Skin care in Winters

Prevent Winter Skin

Winter is upon us, which can mean dry, itchy, chapped skin. For some people winter can change everything about the look and feel of their skin while for others nothing might change. A little effort and care can be the difference that your skin needs to show you its better, healthier side.

As a result you might have to change your routine up to compensate for the lack of moisture in the cold air, and for the amount of time we spend inside with heaters on full blast.

What Causes Winter Skin?

Lack of moisture in cold air, exposure to heaters and thick irritable clothing are the major causes of itchy dry skin in winters. Itchy dry skin is a very common during the cold winter months when skin becomes dehydrated and irritated, it loses its flexibility and begins to crack and itch.

The winter can be brutal, especially for your skin. The dry heat from radiators zaps moisture and the cold strips away your skins natural oils. Chapped lips and dry skin don’t necessarily have to be a way of life during the colder months. There are some easy ways to rejuvenate your skin by adding to its softness and suppleness.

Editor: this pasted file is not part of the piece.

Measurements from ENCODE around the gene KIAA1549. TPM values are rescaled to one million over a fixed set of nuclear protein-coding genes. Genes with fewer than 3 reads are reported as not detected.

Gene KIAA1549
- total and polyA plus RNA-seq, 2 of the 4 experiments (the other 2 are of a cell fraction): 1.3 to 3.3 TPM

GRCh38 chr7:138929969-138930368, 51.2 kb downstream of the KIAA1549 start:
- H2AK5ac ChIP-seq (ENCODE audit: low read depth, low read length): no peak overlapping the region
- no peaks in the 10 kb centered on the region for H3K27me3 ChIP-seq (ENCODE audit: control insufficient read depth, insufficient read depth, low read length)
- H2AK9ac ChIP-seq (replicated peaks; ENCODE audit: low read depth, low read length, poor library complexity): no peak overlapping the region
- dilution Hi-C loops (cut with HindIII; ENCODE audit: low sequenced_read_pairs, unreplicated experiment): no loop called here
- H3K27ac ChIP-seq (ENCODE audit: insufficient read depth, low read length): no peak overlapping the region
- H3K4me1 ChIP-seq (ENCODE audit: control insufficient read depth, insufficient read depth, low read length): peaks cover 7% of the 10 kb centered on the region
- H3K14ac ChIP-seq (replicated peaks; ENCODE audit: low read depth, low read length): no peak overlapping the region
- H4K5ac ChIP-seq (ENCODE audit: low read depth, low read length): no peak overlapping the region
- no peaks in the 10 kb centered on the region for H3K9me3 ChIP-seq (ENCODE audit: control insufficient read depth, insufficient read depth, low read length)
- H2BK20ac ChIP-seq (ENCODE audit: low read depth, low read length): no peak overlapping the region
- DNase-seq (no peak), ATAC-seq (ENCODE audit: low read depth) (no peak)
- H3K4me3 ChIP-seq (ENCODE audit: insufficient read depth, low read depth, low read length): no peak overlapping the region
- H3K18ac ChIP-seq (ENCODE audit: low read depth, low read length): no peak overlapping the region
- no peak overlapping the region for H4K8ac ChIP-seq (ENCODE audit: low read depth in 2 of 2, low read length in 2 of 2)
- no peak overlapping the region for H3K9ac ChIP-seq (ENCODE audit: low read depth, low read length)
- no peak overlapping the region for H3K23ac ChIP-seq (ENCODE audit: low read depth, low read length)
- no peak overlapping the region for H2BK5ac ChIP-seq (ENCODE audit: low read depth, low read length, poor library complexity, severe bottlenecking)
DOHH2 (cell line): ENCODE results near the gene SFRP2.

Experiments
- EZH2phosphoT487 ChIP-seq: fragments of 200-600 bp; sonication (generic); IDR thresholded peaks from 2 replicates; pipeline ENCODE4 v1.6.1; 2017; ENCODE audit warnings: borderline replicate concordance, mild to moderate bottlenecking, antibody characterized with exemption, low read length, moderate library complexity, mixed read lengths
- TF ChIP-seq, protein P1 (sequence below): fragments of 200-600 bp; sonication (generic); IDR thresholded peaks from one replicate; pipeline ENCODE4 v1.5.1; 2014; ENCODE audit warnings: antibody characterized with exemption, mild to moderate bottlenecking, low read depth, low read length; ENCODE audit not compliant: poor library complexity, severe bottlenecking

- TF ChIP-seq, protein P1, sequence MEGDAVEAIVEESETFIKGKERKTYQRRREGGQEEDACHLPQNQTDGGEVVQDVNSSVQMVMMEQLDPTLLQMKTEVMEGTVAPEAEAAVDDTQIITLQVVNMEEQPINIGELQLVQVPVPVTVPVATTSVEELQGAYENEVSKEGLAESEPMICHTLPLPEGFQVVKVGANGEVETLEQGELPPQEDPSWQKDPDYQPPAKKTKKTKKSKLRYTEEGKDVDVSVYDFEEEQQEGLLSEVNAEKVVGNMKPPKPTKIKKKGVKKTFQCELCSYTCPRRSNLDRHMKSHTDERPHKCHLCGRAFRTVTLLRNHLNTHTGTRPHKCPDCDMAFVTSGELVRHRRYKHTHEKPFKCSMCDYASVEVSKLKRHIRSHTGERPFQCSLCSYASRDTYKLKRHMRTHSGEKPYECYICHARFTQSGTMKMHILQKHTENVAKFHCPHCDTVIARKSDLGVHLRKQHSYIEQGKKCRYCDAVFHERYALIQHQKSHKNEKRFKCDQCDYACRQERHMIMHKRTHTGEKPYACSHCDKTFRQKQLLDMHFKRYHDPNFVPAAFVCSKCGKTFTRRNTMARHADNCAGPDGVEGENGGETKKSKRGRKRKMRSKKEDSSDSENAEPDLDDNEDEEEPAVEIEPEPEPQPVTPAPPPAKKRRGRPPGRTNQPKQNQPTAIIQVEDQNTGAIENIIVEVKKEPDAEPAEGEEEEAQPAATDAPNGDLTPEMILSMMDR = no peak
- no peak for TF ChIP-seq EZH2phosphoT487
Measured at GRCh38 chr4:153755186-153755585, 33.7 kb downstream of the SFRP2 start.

Stay Hydrated

Eat plenty of essential fatty acids (EFAs), particularly omega-3 (found in avocado and oily fish) and omega-6 (found in nuts, wholegrains and flaxseed oil), which keep skin hydrated and clarified.

Avoid dehydration by drinking eight to 10 glasses of water daily and minimising your intake of caffeinated drinks and alcohol."

Moisturise often

Use natural or herbal moisturisers. Avoid chemical based lotions. It should contain ingredients that help keep the water in the skin. Keep in mind that a lotion or a cream is best for dry skin, which is especially common in winter months. Apply a Boroplus after showering or bathing, since skin is more vulnerable after it is clean. The sooner you moisturise, the better.

Humidify

Use a humidifier to replace the moisture lost from the air by heaters. Place a bowl of water in the corner of each room to compensate for moisture loss.